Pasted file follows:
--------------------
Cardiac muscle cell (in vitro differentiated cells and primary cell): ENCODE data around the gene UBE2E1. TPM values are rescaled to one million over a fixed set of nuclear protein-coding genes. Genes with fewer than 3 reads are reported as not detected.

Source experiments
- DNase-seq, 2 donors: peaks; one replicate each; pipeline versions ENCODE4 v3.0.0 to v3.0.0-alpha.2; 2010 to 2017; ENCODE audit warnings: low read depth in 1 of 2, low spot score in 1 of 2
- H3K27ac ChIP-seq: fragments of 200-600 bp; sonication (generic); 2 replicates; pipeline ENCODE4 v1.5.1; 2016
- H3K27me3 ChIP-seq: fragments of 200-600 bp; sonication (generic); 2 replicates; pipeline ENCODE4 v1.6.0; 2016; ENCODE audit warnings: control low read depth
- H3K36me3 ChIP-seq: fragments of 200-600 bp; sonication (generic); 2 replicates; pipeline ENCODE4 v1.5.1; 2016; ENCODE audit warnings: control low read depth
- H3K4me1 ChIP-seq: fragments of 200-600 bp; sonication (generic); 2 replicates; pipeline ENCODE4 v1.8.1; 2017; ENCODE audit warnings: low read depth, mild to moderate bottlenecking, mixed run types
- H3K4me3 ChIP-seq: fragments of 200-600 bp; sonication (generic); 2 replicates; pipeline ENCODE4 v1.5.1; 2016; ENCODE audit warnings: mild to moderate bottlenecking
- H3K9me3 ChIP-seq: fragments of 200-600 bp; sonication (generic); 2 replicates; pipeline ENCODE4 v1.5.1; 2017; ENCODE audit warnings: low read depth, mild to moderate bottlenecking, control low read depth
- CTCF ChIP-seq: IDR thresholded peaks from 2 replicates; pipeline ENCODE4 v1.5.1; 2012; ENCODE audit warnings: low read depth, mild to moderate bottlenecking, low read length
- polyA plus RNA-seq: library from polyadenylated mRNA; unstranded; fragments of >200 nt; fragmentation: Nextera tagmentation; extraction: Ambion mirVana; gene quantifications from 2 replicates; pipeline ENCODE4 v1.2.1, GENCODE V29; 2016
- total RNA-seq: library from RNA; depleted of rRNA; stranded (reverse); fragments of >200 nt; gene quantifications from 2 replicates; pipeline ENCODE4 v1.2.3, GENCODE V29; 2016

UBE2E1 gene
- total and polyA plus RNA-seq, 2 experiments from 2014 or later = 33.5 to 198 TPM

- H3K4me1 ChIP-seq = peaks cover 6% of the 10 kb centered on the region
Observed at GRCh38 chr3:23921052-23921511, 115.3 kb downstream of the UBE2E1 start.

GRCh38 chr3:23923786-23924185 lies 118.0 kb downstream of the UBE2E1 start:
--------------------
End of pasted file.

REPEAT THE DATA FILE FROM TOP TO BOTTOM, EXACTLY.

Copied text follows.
Cardiac muscle cell (in vitro differentiated cells and primary cell): ENCODE data around the gene UBE2E1. TPM values are rescaled to one million over a fixed set of nuclear protein-coding genes. Genes with fewer than 3 reads are reported as not detected.

Source experiments
- DNase-seq, 2 donors: peaks; one replicate each; pipeline versions ENCODE4 v3.0.0 to v3.0.0-alpha.2; 2010 to 2017; ENCODE audit warnings: low read depth in 1 of 2, low spot score in 1 of 2
- H3K27ac ChIP-seq: fragments of 200-600 bp; sonication (generic); 2 replicates; pipeline ENCODE4 v1.5.1; 2016
- H3K27me3 ChIP-seq: fragments of 200-600 bp; sonication (generic); 2 replicates; pipeline ENCODE4 v1.6.0; 2016; ENCODE audit warnings: control low read depth
- H3K36me3 ChIP-seq: fragments of 200-600 bp; sonication (generic); 2 replicates; pipeline ENCODE4 v1.5.1; 2016; ENCODE audit warnings: control low read depth
- H3K4me1 ChIP-seq: fragments of 200-600 bp; sonication (generic); 2 replicates; pipeline ENCODE4 v1.8.1; 2017; ENCODE audit warnings: low read depth, mild to moderate bottlenecking, mixed run types
- H3K4me3 ChIP-seq: fragments of 200-600 bp; sonication (generic); 2 replicates; pipeline ENCODE4 v1.5.1; 2016; ENCODE audit warnings: mild to moderate bottlenecking
- H3K9me3 ChIP-seq: fragments of 200-600 bp; sonication (generic); 2 replicates; pipeline ENCODE4 v1.5.1; 2017; ENCODE audit warnings: low read depth, mild to moderate bottlenecking, control low read depth
- CTCF ChIP-seq: IDR thresholded peaks from 2 replicates; pipeline ENCODE4 v1.5.1; 2012; ENCODE audit warnings: low read depth, mild to moderate bottlenecking, low read length
- polyA plus RNA-seq: library from polyadenylated mRNA; unstranded; fragments of >200 nt; fragmentation: Nextera tagmentation; extraction: Ambion mirVana; gene quantifications from 2 replicates; pipeline ENCODE4 v1.2.1, GENCODE V29; 2016
- total RNA-seq: library from RNA; depleted of rRNA; stranded (reverse); fragments of >200 nt; gene quantifications from 2 replicates; pipeline ENCODE4 v1.2.3, GENCODE V29; 2016

UBE2E1 gene
- total and polyA plus RNA-seq, 2 experiments from 2014 or later = 33.5 to 198 TPM

- H3K4me1 ChIP-seq = peaks cover 6% of the 10 kb centered on the region
Observed at GRCh38 chr3:23921052-23921511, 115.3 kb downstream of the UBE2E1 start.

GRCh38 chr3:23923786-23924185 lies 118.0 kb downstream of the UBE2E1 start: